PROFILE OF A MUSEUM VOLUNTEER
Harold Horg was born January 11, 1923 in Fresno, California to an immigrant family of Russian-German decent. The area where he lived as a young man was affectionately called "Roosian Town" by its residents. After graduation from Edison High School, he attended Fresno State College (Now CSUF) from 1940 to 1943. In October of 1942 at age 19, Harold enlisted in the Army Air Corps as a cadet. He was called to duty in March of 1943, doing one month of boot camp in Lincoln, Nebraska. He was then sent to Montana University in Missoula, Montana April 10, 1943, and stayed until June 1943. This location was used as a holding pattern for the Army Air Corp to control the influx of personnel to the training bases for Aviation Cadets.
In July 1943, Harold was sent to Santa Ana Air Base for pre-flight training that he completed in September 1943. From there, he was transferred to Santa Maria on the California south coast for primary flight training which he completed in November of 1943. Harold was then transferred to Lemoore Air Base in Central California, near his hometown, for basic flight training and assigned to single engine aircraft. Upon completion, he was transferred to Luke Field in Phoenix, Arizona for advanced single engine flight training. That training included aerial gunnery (fixed) plus flying time in a Curtis P-40 Warhawk fighter aircraft, an airplane already famous for being part of the Flying Tigers under General Chennault.
Graduating on May 23, 1944, Harold received his pilot wings and was awarded a commission as a Second Lieutenant. He was promoted to fighter pilot of single engine aircraft. Harold received orders he was to be a flight instructor at Luke Field, instructing aviation cadets. He stayed at that assignment until he received orders to report to Columbia Air Base in South Carolina. There Harold started training with twin engine aircraft B-25 Mitchell Bombers. Aircraft crews of six were established for each B-25 Bomber. On November 21, 1944, his group was ordered to Greenville Air Base to begin training for B-25 combat flying. All of the groups training ended on February 26, 1945 and were reassigned to Muroc Air Base (Now Edwards Air Force Base) in California. They joined the 41st Bomb Group of the 7th Air Corps. His group was then forwarded to Salinas Air Base in a holding pattern where they received their overseas combat equipment. They continued on to Seattle P.O.E., where they were loaded with their aircraft on a ship sailing to Hawaii. After a seven-day cruise, they landed in Oahu at Wheeler Field. In only a short time, Barking Sands in Kaui became their final station, while they awaited orders to go into combat with their B-25 Bombers.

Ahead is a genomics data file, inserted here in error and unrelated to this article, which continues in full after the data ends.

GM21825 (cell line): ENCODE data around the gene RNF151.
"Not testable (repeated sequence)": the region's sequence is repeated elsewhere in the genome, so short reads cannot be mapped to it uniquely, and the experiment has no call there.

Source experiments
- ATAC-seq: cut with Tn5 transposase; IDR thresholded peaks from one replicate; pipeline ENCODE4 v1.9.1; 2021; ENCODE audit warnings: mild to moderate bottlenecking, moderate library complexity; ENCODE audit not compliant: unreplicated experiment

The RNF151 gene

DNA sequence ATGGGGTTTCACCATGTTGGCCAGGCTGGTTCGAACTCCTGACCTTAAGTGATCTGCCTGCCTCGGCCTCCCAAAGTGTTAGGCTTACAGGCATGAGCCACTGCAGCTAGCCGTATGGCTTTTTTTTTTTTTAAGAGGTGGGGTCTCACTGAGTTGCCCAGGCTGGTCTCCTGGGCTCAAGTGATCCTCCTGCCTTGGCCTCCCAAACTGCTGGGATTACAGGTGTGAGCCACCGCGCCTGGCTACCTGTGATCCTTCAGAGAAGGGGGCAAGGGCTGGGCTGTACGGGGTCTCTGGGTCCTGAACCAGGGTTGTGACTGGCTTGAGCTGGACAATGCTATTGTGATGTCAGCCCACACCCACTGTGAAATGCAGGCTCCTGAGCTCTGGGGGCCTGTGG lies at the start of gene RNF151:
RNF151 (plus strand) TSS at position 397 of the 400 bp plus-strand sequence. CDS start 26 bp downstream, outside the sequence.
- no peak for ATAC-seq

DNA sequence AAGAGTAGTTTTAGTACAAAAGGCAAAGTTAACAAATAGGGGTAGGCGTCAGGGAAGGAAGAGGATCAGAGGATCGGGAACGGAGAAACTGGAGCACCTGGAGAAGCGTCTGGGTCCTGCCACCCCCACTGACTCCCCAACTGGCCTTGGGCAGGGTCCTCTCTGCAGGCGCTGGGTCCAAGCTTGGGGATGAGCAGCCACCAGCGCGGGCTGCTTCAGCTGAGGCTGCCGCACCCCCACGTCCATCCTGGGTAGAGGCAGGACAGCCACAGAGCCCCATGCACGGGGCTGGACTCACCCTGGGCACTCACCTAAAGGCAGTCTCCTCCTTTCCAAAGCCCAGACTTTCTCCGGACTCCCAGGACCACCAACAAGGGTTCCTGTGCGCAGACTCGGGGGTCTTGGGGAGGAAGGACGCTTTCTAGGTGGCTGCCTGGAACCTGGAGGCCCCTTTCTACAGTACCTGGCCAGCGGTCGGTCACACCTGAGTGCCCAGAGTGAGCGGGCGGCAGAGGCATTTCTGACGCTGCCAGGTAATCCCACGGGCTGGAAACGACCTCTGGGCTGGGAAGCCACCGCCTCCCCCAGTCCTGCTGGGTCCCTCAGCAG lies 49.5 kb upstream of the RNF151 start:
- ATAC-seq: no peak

To their relief, the war ended abruptly when two atomic bombs were dropped on Hiroshima and Nagasaki, Japan. However, Harold's outfit was instructed to cross the Pacific and landed at Clark Air Base on Luzon in the Philippines. They continued on, joining the 85th fighter wing of the 13th Air Corps, at Nielsen Field on Manila. Harold’s outfit of B-25 crews were broken up and assigned odds and ends duty until June 6, 1946. Harold was then sent home, arriving in Oakland, California at the de-embarkation station for discharging.
Following his release from duty Harold joined the Air Corps Reserves on July 1, 1946 and served for 5 years with no recall to active duty. During this same time, Harold completed college in June 1947 earning a BA degree in accounting. Upon graduation, he pursued his accounting career for 50 years before retiring. He is married to LaVerne and they have five children and six grandchildren. Harold enjoys gardening and holds a master gardeners certificate he received through hard work and training with Cal State University – Fresno. He is considered an expert on the subject. Harold has served as a docent at the Legion of Valor Museum since 1998 and enjoys his time there very much.